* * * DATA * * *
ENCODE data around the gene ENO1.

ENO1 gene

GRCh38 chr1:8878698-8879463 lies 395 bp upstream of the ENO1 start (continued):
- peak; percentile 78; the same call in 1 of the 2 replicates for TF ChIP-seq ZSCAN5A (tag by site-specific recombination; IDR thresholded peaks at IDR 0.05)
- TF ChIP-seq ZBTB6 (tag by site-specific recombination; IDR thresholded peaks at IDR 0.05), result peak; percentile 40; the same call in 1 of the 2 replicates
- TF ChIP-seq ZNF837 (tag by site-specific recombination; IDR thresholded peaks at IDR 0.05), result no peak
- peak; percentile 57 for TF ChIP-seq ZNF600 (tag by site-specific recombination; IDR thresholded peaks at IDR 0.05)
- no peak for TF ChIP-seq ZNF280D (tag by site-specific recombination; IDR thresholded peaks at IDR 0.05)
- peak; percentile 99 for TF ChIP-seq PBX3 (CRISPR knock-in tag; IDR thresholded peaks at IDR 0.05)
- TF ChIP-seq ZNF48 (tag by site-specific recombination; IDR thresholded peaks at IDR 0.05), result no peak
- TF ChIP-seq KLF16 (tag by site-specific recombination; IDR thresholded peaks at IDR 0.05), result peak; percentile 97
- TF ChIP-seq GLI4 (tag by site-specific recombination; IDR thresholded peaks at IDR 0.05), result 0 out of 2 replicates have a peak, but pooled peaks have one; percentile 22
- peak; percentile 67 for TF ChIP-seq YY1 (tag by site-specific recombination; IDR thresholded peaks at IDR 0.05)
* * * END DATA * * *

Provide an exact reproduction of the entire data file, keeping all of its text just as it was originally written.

ENCODE data around the gene ENO1.

ENO1 gene

GRCh38 chr1:8878698-8879463 lies 395 bp upstream of the ENO1 start (continued):
- peak; percentile 78; the same call in 1 of the 2 replicates for TF ChIP-seq ZSCAN5A (tag by site-specific recombination; IDR thresholded peaks at IDR 0.05)
- TF ChIP-seq ZBTB6 (tag by site-specific recombination; IDR thresholded peaks at IDR 0.05), result peak; percentile 40; the same call in 1 of the 2 replicates
- TF ChIP-seq ZNF837 (tag by site-specific recombination; IDR thresholded peaks at IDR 0.05), result no peak
- peak; percentile 57 for TF ChIP-seq ZNF600 (tag by site-specific recombination; IDR thresholded peaks at IDR 0.05)
- no peak for TF ChIP-seq ZNF280D (tag by site-specific recombination; IDR thresholded peaks at IDR 0.05)
- peak; percentile 99 for TF ChIP-seq PBX3 (CRISPR knock-in tag; IDR thresholded peaks at IDR 0.05)
- TF ChIP-seq ZNF48 (tag by site-specific recombination; IDR thresholded peaks at IDR 0.05), result no peak
- TF ChIP-seq KLF16 (tag by site-specific recombination; IDR thresholded peaks at IDR 0.05), result peak; percentile 97
- TF ChIP-seq GLI4 (tag by site-specific recombination; IDR thresholded peaks at IDR 0.05), result 0 out of 2 replicates have a peak, but pooled peaks have one; percentile 22
- peak; percentile 67 for TF ChIP-seq YY1 (tag by site-specific recombination; IDR thresholded peaks at IDR 0.05)